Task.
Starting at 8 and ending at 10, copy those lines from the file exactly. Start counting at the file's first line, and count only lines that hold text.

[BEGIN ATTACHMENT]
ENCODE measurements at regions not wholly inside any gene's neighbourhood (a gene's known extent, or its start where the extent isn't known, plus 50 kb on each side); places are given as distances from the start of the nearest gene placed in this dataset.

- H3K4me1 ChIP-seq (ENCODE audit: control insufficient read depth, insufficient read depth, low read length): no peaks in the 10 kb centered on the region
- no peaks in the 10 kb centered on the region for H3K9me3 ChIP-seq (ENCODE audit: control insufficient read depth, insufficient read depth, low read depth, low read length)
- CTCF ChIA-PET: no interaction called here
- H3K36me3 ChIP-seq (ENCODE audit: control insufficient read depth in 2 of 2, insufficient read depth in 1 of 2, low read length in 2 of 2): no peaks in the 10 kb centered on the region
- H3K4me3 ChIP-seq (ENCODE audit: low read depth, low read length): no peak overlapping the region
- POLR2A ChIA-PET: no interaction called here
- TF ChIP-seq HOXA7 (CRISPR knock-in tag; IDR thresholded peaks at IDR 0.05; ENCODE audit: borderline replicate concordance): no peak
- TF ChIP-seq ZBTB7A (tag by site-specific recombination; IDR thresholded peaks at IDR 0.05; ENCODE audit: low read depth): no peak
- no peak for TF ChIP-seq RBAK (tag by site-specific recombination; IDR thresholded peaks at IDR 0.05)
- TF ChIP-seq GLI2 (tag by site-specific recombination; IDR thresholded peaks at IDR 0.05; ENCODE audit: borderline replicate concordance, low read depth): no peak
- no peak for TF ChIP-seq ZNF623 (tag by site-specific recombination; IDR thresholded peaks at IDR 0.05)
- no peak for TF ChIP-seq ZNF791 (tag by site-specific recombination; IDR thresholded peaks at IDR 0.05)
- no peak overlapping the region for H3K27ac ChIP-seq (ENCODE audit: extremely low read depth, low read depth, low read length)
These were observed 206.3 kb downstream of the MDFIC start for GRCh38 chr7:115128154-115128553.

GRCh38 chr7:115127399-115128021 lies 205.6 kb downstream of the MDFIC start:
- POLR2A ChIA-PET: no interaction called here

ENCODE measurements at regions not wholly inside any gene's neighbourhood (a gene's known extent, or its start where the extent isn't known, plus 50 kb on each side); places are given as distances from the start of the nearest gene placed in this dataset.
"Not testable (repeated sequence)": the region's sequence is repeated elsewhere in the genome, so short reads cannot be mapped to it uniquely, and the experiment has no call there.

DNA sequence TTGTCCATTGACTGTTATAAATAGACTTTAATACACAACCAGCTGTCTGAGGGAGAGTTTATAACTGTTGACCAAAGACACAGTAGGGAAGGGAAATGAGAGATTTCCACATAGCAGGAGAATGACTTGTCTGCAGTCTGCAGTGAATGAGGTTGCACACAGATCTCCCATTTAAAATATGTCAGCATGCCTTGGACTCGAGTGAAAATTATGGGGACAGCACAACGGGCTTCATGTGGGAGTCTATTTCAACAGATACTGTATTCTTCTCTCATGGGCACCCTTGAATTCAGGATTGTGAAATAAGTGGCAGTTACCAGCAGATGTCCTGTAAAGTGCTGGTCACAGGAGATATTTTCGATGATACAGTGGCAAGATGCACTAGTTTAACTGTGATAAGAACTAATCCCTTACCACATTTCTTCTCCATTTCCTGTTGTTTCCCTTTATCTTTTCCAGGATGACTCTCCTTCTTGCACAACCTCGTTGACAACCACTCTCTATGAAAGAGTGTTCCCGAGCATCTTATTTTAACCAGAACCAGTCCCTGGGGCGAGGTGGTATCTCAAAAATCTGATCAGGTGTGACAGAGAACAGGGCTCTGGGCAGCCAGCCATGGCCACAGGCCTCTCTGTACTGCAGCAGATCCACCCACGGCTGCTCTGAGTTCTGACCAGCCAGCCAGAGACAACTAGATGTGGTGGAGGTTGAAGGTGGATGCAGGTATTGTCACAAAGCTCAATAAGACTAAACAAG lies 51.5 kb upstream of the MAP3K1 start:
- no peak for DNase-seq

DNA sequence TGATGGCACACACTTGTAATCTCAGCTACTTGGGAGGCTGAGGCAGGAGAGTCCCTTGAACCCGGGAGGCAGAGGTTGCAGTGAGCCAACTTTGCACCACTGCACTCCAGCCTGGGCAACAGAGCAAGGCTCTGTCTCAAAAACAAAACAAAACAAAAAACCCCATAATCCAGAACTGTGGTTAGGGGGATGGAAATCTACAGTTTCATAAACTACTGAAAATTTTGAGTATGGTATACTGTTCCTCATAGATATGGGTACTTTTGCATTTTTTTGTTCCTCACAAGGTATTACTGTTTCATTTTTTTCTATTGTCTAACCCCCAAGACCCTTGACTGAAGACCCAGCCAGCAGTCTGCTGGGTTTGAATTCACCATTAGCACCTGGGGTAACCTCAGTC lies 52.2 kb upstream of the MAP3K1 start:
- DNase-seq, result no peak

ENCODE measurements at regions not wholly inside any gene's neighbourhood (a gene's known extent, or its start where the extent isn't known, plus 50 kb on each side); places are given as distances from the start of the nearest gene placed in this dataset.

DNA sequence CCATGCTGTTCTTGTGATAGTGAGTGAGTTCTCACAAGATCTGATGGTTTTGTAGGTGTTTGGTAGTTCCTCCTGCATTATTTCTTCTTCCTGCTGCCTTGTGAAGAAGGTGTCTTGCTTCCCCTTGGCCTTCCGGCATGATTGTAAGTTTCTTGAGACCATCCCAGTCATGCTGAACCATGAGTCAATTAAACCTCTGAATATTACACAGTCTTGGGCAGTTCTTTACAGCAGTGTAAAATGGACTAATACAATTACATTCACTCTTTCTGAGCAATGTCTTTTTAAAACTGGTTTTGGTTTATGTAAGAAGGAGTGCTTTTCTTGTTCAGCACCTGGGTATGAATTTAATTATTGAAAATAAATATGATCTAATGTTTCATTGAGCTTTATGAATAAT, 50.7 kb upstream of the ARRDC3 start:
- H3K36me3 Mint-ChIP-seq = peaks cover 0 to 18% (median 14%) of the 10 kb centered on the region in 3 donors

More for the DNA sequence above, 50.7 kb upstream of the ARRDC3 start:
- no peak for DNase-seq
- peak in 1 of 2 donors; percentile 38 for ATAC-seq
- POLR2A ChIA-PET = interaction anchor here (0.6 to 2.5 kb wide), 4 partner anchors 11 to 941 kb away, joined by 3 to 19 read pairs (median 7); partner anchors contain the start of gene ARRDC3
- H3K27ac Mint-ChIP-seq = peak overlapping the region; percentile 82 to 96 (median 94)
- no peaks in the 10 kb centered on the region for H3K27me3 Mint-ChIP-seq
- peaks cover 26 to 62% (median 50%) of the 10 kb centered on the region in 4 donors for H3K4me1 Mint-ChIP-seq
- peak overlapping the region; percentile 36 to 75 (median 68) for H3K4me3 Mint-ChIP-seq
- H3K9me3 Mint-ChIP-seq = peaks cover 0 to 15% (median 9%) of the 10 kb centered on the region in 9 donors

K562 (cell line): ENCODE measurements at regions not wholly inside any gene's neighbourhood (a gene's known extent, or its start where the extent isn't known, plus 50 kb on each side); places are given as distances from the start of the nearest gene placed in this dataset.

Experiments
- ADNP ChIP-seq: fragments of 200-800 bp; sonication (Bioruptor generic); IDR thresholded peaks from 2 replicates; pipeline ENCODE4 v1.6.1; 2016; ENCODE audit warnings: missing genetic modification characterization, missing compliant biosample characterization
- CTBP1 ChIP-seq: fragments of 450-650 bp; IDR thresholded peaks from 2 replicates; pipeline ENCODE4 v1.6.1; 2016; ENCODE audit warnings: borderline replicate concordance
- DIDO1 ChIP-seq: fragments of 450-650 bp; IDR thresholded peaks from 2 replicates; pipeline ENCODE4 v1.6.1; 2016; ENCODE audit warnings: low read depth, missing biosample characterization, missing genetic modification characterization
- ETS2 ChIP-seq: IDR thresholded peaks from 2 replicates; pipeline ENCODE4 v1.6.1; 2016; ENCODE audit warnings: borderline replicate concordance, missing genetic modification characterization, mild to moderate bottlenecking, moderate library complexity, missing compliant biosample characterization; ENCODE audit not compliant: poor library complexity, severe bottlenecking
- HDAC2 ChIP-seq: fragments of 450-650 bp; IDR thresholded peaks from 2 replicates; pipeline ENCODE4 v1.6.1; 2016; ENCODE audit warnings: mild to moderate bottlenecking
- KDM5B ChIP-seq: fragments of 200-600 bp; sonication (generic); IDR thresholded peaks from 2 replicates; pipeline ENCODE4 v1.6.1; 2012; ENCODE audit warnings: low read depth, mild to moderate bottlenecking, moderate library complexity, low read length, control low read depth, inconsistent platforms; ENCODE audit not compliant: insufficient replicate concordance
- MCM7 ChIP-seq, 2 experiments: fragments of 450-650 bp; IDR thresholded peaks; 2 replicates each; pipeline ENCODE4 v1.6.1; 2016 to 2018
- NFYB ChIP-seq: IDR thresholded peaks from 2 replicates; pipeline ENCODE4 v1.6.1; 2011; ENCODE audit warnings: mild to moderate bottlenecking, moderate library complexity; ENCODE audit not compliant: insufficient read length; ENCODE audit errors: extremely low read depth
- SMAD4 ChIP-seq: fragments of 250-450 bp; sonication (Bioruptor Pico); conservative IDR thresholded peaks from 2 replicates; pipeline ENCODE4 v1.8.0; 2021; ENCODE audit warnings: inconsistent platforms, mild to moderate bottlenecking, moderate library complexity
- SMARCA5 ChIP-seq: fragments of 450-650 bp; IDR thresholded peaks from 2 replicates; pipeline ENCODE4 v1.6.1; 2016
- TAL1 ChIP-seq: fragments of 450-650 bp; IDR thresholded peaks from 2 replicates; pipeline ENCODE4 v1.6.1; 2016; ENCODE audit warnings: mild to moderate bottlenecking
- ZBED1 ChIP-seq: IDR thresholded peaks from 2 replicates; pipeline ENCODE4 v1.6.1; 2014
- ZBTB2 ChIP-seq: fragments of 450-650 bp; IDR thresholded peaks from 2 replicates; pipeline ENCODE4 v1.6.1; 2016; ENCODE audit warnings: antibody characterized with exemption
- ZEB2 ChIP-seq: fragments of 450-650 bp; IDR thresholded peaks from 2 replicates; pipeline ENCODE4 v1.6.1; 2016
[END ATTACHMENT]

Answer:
- TF ChIP-seq HOXA7 (CRISPR knock-in tag; IDR thresholded peaks at IDR 0.05; ENCODE audit: borderline replicate concordance): no peak
- TF ChIP-seq ZBTB7A (tag by site-specific recombination; IDR thresholded peaks at IDR 0.05; ENCODE audit: low read depth): no peak
- no peak for TF ChIP-seq RBAK (tag by site-specific recombination; IDR thresholded peaks at IDR 0.05)